Friday, February 16, 2007

Political Correctness Results in a Lawsuit

From the Chicago Tribune.

The University of Illinois' American Indian mascot, Chief Illiniwek, no longer will perform at athletic events on the school's main campus after Wednesday....

University officials had made extensive preparations for today's announcement. But according to a source familiar with the university's plan, the process took a turn Thursday when the two students who portray the chief filed a lawsuit against the university and the National Collegiate Athletic Association.

The students were seeking a restraining order that would prevent the university from dumping the chief and would lift the NCAA's sanctions against the university's sports teams. A hearing on the lawsuit was under way this morning....

The students' lawsuit against the university and the NCAA alleged that being forced to abandon their positions as chief would violate, among other things, their freedom of speech, academic freedom and future economic earnings.

The students are Dan Maloney of Galesburg, who performs at men's football and basketball games, and assistant chief Logan Ponce of St. Charles, who performs at women's basketball and volleyball games.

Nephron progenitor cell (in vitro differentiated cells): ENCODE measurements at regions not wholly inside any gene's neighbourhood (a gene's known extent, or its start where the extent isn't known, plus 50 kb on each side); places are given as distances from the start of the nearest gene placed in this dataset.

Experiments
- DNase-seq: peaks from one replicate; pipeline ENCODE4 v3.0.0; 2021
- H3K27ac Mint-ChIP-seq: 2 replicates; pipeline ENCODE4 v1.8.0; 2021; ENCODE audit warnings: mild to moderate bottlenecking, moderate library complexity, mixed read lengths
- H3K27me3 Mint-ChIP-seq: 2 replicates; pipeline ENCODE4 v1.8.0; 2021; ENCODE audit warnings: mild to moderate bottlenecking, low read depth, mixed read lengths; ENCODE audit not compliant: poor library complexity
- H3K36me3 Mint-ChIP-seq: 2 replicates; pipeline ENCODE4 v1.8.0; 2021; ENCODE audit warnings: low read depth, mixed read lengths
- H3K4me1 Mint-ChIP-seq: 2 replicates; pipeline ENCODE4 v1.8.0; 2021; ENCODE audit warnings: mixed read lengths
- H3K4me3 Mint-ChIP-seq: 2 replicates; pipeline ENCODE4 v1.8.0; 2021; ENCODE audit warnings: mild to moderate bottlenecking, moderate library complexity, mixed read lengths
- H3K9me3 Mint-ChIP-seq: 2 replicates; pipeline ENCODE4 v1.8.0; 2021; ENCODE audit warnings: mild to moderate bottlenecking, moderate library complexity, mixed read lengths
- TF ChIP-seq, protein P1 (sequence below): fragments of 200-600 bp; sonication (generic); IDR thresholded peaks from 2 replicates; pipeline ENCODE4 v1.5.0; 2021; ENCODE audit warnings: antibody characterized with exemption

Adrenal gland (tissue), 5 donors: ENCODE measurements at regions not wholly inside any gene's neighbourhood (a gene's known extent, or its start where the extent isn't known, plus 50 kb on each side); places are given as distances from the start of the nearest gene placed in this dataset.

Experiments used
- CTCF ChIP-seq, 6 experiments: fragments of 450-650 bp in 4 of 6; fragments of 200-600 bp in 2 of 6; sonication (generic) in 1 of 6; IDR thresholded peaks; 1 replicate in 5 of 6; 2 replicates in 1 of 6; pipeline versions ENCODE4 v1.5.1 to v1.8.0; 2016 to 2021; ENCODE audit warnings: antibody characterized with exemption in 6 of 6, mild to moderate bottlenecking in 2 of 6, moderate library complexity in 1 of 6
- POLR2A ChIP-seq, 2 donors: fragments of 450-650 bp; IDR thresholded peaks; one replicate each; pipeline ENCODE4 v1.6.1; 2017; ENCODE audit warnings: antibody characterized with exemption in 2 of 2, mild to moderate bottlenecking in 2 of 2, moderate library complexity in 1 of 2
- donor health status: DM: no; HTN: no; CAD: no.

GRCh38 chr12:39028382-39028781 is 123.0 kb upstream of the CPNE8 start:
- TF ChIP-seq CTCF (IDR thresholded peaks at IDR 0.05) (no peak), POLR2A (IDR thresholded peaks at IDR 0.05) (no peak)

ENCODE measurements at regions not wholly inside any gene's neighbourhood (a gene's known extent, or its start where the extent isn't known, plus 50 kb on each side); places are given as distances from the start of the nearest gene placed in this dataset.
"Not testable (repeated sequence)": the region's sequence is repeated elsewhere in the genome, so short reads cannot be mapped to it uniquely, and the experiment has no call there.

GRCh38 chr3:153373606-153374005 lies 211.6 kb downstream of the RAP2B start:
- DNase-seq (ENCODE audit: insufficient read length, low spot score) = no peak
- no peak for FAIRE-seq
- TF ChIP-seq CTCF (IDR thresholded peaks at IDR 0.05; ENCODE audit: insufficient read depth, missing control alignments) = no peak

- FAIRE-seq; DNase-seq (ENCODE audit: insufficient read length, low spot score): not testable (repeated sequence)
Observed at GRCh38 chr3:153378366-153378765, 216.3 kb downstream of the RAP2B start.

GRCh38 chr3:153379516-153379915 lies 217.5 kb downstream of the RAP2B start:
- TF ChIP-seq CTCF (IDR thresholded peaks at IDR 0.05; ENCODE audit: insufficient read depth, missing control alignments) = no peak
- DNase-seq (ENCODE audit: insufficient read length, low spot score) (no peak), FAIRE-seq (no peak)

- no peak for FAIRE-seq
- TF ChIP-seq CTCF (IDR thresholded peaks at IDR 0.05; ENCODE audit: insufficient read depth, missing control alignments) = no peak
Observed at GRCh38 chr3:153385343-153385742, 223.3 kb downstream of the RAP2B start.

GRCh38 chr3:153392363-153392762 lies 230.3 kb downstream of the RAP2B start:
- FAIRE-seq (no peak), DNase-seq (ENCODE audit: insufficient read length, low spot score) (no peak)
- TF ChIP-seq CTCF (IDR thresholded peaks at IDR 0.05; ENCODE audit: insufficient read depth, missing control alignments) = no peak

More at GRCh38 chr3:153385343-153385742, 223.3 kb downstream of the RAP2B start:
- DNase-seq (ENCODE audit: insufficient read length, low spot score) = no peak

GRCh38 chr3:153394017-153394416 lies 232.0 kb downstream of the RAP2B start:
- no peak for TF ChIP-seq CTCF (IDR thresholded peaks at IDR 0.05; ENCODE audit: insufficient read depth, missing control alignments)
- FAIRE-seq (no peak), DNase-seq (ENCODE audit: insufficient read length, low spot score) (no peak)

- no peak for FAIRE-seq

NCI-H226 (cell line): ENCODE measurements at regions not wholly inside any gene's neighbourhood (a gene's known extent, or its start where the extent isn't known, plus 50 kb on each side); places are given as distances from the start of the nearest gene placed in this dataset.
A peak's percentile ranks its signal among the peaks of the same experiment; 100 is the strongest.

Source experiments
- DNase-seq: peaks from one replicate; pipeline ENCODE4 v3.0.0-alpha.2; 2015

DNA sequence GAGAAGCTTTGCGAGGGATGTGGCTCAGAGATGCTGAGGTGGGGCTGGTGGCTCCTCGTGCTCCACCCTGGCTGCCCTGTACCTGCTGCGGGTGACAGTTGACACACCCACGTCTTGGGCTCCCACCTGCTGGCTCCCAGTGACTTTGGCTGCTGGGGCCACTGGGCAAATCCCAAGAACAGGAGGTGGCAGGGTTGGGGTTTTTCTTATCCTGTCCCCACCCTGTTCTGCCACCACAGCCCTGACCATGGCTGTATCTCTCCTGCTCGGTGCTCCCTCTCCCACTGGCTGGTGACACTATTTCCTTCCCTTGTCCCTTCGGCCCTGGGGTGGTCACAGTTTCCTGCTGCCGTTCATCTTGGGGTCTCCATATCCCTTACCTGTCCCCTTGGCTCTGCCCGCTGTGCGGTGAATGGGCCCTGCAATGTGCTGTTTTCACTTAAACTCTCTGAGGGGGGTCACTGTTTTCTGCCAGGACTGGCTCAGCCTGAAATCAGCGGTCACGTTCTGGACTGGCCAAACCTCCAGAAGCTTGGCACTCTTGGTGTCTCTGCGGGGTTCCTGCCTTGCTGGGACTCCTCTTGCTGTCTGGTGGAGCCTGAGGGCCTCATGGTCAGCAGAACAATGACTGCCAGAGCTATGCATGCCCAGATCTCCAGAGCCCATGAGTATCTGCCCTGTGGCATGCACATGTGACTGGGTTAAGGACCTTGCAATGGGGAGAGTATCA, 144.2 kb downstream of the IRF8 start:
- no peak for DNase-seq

According to their complaint, retiring the chief would damage their reputations and jeopardize their ability to receive academic credit. The students receive credit from the School of Music for portraying Chief Illiniwek, according to the complaint.

"As has been the case for many former students who have portrayed Chief Illiniwek, many valuable employment and career opportunities and professional associations have been opened to those who have had the privilege and honor of portraying Chief Illiniwek," according to the lawsuit.

The lawsuit also argues that the NCAA failed to provide due process to the students and the university when it issued the sanctions, citing a 1991 state law that requires certain procedures, such as hearings, before penalties can be imposed....

NCAA spokesman Bob Williams said Thursday that the NCAA believes its sanctions are legal.

"We intend to aggressively defend our position if it comes to a court hearing," Williams said. "We not only have the right but also the obligation to ensure our NCAA championships are conducted in an atmosphere free of racial stereotyping and one in which all of our student athletes, athletic staff and fans feel comfortable."

By the way, remember the Fighting Whites from the University of Northern Colorado? Their website is now gone. But you can still buy the T-shirts. Ah, commerce.


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